IPL 2020: Unadkat hopes to replicate domestic form for Rajasthan Royals

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Jaydev Unadkat at his team hotel in Dubai where the Rajasthan Royals players are in quarantine. (Rajasthan Royals)
Jaydev Unadkat at his team hotel in Dubai where the Rajasthan Royals players are in quarantine. (Rajasthan Royals)

Dubai - Unadkat is also hoping to make a comeback into the Indian team


Rituraj Borkakoty

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Published: Sun 23 Aug 2020, 7:19 PM

Last updated: Tue 25 Aug 2020, 2:23 AM

It was just before the Covid-19 pandemic brought the sporting world to a standstill, left-arm pace bowler Jaydev Unadkat's lionhearted efforts and his inspirational leadership qualities sent Saurasthra to dizzying heights.
It was on the back of Unadkat's staggering haul of 67 wickets (average 13.23) that Saurashtra clinched their maiden Ranji Trophy title.
And it is the sort confidence booster that any player would hope for coming into a tournament as big as the Indian Premier League.

Now that the delayed IPL finally gets a chance to set the ball rolling in the UAE, the 28-year-old fast bowler is hoping to replicate his Ranji Trophy form for the Rajasthan Royals in the richest T20 league in the world.
"Becoming the first captain from Saurashtra to lift the Ranji Trophy was a special moment for me. I still look at it when I need some confidence. I am for sure going to carry a lot of confidence from this domestic season into this IPL," Unadkat, who has played one Test, seven ODIs and 10 T20Is for India, told Khaleej Times in an email interview.
Unadkat was happy with his rhythm despite having no chance to play cricket for five months due to the pandemic.
"Rhythm for a fast bowler is really important and when I got back to my training, I felt that the rhythm was still there. It will largely be about getting some match fitness back for me and hopefully, I can do that and carry the domestic form into the IPL season," he said.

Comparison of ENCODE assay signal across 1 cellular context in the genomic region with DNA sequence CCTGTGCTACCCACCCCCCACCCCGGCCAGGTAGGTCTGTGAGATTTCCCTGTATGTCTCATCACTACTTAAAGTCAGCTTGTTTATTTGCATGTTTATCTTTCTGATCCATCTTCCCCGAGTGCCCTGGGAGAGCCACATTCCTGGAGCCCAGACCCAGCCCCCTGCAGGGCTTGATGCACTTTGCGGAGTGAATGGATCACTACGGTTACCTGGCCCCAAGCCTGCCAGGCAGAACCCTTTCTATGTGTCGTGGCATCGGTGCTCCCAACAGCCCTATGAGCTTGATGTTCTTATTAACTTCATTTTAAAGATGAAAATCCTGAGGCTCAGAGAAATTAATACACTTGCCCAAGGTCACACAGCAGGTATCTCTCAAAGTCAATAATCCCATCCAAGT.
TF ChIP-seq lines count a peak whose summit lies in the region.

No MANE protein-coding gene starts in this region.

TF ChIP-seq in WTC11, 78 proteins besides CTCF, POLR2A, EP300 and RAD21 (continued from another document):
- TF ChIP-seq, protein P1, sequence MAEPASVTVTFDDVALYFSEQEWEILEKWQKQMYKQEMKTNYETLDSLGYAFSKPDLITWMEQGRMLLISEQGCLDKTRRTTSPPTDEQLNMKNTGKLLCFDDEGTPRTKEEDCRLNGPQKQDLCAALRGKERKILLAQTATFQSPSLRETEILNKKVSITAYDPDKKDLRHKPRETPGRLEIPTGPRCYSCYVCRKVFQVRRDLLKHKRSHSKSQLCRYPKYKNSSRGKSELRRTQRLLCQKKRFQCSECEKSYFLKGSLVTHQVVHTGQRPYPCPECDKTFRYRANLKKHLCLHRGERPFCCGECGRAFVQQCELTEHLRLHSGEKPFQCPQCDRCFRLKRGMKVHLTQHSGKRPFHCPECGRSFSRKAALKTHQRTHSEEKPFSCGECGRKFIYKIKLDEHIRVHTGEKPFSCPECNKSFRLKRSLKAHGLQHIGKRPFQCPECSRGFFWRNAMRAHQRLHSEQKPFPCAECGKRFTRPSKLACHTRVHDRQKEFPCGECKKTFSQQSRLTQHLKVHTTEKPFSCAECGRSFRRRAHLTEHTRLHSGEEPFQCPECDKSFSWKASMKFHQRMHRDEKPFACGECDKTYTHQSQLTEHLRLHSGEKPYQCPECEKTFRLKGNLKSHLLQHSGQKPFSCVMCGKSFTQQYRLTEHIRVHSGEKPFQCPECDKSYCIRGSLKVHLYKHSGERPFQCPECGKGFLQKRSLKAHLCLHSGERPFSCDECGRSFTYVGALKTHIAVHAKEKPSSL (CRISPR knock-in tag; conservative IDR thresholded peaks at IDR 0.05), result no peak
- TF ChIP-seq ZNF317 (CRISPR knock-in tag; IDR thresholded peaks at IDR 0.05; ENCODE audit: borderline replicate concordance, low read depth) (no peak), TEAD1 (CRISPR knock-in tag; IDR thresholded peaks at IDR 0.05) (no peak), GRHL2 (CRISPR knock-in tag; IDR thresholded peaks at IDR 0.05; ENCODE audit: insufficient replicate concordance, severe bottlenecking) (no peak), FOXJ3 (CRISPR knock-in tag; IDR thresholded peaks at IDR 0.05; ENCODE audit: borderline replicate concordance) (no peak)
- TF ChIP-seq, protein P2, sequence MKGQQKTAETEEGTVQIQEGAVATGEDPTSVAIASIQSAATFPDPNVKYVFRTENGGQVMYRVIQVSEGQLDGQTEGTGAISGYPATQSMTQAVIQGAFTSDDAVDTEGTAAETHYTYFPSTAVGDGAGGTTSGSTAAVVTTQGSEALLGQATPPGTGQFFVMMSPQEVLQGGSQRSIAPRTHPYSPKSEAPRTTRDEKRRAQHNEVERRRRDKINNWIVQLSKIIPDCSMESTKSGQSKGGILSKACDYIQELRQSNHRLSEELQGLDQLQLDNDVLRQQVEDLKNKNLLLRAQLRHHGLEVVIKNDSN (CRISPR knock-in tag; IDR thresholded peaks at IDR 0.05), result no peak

For someone who was dropped at 19 after his only Test appearance in 2010, Unadkat refused to lose hope and his rich haul of wickets in every domestic season might just give Indian selectors a headache.
Even Cheteshwar Pujara said he would be surprised if Unadkat failed to earn the selector's trust despite his tireless efforts on dead pitches in India.  
"To be getting that sort of encouragement from someone who has played around 80 Test matches for India is massive. It gives me a lot of confidence and tells me that I'm on the right track," he said.
"It's always been on my mind to make a comeback into the Indian team, especially the Test team, more so since I made my Test debut in 2010 which didn't go well for me.
"Right now I feel, age is on my side and I am at the peak of my career and the next five years are going to remain that way and it's up to me if and how am I able to grab the chances that come my way.
"Having said that, all I'm looking to do right now is take it one tournament at a time, at the moment the preparations are based around the IPL and white-ball cricket."
And Unadkat is looking forward to challenging the current crop of fast bowlers. After all, Unadkat has to compete with the likes of Jasprit Bumrah, Ishant Sharma, Mohammed Shami, Umesh Yadav and Bhuvneshwar Kumar to break into the Indian team.
"Yes, the competition is really tough in the team amongst the fast bowlers but that's the best thing to have happened," he said.
"It's about getting everyone to perform at their best, including myself. I am really looking forward to being part of the fast bowlers' competitions and raising my own performance levels."  

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